"We can support both streaming and downloading," Bill Carr, Amazon's VP for digital media told the New York Times. "Our goal is to continue to establish partnerships with all companies who have a connected device." The Video on Demand service Carr describes will let users buy one of the 40,000 TV shows or movies in the company's virtual video library without actually downloading the video file to their PC's hard drive.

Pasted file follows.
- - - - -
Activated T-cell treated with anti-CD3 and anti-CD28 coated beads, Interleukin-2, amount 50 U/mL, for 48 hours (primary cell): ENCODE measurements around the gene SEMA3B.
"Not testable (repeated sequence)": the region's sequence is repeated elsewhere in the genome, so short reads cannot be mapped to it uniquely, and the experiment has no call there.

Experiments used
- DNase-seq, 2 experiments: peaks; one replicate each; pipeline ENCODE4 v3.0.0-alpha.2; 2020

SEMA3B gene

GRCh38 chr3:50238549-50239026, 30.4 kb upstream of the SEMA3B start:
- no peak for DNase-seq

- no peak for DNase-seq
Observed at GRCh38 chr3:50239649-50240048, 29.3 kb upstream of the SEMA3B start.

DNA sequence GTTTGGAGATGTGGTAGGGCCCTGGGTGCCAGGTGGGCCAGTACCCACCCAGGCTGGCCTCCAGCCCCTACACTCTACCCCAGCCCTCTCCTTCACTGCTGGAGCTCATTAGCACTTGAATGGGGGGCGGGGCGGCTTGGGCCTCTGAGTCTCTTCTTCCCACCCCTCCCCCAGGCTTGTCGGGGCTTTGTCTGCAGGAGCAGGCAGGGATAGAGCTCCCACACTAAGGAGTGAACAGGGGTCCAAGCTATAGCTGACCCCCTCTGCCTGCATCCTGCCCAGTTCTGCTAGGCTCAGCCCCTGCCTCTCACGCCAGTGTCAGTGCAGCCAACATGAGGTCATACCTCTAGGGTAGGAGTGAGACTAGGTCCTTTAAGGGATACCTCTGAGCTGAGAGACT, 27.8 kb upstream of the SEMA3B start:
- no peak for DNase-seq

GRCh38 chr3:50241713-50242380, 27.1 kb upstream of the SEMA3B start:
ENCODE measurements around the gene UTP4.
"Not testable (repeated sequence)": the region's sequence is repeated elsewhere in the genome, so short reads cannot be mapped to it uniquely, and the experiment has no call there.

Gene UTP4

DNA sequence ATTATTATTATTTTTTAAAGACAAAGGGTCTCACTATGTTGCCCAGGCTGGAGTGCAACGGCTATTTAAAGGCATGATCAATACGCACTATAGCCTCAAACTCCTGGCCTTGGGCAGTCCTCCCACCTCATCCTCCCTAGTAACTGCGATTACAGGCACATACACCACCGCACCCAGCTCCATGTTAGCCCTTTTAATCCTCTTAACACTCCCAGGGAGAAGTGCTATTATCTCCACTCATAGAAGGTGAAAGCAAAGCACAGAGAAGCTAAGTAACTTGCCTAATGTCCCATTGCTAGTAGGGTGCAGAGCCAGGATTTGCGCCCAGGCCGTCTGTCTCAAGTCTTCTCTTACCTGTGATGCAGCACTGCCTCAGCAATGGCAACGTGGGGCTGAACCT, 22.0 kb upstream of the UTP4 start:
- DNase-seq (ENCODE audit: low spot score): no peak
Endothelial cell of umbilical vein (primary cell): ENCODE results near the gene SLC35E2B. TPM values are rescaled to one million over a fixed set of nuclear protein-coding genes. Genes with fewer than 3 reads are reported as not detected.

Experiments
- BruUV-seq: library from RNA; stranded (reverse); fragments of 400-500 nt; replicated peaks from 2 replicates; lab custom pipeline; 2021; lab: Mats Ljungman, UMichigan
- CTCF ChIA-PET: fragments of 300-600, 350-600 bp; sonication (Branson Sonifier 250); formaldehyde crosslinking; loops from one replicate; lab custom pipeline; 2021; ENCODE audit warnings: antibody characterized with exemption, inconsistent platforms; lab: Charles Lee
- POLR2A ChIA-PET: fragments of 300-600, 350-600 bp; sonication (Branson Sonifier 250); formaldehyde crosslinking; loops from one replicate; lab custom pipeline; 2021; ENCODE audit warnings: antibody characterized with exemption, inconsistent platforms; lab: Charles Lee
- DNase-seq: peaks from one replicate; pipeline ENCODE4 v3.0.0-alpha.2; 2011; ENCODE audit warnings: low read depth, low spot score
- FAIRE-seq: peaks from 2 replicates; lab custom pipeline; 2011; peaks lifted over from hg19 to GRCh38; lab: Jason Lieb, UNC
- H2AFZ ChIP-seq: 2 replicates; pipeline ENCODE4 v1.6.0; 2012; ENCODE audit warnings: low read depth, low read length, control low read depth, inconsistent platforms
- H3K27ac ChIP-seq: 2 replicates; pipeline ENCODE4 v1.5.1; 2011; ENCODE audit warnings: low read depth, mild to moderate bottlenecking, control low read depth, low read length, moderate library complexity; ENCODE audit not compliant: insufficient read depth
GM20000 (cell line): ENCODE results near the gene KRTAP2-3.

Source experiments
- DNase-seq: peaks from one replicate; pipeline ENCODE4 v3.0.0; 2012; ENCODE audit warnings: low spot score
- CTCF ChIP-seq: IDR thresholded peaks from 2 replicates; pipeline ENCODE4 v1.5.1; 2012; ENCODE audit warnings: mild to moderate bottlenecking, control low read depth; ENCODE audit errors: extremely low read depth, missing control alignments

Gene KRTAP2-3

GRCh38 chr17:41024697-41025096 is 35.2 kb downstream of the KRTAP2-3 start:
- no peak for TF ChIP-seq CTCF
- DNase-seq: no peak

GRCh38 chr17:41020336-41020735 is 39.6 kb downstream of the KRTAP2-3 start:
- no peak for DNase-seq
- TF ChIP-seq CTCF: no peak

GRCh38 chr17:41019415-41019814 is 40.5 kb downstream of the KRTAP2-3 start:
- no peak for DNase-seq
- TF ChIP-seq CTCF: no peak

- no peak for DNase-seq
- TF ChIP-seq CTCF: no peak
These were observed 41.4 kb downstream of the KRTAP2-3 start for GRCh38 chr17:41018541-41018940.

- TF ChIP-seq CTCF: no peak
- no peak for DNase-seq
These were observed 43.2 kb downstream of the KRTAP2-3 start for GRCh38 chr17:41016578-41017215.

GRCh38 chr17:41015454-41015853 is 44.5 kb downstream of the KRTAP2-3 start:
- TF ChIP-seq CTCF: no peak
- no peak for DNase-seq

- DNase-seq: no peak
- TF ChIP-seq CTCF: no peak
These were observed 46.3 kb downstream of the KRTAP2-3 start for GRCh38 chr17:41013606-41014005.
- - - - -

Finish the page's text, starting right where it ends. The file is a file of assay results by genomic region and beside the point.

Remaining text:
This content also should be available to Amazon Web Services (AWS), the collection of Internet utility services such as storage (S3) and virtualization (EC2) that Amazon launched in 2002. Thousands of independent sites currently incorporate Amazon's product data and programming tools using Ruby on Rails and other popular open source Web services toolsets via the AWS API. One example of an innovative media-related Web site that uses Amazon Web Services is TuneCore, which lets indie musicians upload and deliver their music for a flat fee to iTunes, Amazon MP3, and a dozen other digital retailers. (You pay a small yearly maintenance fee, which can include an online merchandise store to sell CDs, T-shirts, and voila! You're ready to put your college garage band back together again.) If movie content becomes available to techies via AWS, then it's only a matter of time before indie movie makers set up their directors' chairs next to all those indie musicians.